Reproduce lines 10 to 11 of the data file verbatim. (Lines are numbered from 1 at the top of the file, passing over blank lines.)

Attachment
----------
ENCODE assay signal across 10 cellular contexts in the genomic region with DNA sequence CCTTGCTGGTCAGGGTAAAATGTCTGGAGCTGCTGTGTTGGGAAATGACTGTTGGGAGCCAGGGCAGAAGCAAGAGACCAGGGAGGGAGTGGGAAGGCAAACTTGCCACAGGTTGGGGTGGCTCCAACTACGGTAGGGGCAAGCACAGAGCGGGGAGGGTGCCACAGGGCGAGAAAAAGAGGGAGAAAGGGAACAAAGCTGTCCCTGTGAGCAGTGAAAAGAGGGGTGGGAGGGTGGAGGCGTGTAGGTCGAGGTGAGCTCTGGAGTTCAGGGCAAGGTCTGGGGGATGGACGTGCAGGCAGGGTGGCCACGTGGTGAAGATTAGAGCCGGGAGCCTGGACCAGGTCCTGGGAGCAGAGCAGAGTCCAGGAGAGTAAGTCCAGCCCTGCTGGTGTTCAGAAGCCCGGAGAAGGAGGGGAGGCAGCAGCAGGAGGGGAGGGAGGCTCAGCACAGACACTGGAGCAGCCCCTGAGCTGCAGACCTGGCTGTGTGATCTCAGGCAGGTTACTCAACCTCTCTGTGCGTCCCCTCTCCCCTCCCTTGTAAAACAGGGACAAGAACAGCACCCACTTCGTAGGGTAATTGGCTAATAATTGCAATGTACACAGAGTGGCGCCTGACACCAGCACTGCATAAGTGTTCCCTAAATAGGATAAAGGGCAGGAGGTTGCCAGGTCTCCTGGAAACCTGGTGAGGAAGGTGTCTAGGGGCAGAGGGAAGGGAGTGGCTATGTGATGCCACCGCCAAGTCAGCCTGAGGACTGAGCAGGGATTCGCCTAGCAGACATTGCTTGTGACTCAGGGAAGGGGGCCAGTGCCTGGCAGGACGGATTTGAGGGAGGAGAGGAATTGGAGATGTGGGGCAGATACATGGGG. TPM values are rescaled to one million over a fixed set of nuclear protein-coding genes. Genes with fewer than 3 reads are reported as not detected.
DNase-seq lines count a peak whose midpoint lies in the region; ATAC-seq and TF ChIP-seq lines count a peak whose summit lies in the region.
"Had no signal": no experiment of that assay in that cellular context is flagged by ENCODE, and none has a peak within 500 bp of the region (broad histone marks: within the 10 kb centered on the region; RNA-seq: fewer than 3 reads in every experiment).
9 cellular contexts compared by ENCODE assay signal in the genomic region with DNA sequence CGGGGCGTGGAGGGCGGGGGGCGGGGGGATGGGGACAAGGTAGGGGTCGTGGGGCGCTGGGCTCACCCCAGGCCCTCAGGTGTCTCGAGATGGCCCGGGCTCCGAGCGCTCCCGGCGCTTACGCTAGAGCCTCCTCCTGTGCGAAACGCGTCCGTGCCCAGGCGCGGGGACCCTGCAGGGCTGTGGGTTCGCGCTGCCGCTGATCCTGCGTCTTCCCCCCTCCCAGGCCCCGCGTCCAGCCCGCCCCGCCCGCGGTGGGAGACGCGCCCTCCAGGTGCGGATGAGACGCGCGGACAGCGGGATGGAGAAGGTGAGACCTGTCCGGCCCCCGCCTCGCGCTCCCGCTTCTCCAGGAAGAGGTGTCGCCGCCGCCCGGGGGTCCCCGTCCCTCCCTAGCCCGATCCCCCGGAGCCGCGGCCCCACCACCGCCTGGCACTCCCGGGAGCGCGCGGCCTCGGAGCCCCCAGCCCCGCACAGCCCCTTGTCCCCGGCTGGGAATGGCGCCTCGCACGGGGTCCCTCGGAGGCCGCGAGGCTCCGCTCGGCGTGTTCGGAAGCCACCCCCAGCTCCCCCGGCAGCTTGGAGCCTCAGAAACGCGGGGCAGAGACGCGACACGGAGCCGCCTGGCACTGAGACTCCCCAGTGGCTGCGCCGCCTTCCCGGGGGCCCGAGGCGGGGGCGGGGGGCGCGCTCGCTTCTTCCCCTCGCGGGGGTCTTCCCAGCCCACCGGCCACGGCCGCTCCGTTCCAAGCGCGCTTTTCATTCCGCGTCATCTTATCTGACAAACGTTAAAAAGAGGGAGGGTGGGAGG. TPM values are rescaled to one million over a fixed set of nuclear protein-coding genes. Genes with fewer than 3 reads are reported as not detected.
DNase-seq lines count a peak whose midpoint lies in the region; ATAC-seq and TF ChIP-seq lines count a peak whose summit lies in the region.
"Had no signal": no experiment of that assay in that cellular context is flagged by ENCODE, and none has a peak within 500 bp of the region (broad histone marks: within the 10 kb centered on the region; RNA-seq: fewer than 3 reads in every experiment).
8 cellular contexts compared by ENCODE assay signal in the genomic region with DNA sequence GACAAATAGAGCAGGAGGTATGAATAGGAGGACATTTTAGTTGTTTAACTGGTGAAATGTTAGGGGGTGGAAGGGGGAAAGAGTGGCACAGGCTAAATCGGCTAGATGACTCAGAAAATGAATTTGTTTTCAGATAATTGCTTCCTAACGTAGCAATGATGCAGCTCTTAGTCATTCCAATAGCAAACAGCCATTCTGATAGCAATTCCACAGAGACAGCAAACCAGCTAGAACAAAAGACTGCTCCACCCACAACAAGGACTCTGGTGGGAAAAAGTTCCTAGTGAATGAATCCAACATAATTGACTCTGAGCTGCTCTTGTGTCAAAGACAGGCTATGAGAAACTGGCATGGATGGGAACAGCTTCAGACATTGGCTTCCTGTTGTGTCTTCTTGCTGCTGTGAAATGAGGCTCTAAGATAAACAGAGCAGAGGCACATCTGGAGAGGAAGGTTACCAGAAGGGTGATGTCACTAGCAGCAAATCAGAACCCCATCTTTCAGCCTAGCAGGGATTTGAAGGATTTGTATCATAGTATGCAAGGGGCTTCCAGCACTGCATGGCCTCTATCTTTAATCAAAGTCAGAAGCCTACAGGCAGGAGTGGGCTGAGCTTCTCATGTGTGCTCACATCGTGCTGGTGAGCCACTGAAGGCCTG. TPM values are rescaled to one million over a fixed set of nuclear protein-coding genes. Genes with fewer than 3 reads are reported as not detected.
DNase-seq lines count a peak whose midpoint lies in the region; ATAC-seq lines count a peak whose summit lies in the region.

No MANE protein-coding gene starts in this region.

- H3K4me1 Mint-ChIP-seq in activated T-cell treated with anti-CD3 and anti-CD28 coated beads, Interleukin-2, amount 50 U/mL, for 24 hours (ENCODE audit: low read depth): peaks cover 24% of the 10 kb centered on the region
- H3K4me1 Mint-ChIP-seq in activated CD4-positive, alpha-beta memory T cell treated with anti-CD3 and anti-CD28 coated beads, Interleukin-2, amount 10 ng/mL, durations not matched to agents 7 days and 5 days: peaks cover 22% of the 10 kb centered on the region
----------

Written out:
- H3K4me1 Mint-ChIP-seq in activated T-cell treated with anti-CD3 and anti-CD28 coated beads, Interleukin-2, amount 50 U/mL, for 24 hours (ENCODE audit: low read depth): peaks cover 24% of the 10 kb centered on the region
- H3K4me1 Mint-ChIP-seq in activated CD4-positive, alpha-beta memory T cell treated with anti-CD3 and anti-CD28 coated beads, Interleukin-2, amount 10 ng/mL, durations not matched to agents 7 days and 5 days: peaks cover 22% of the 10 kb centered on the region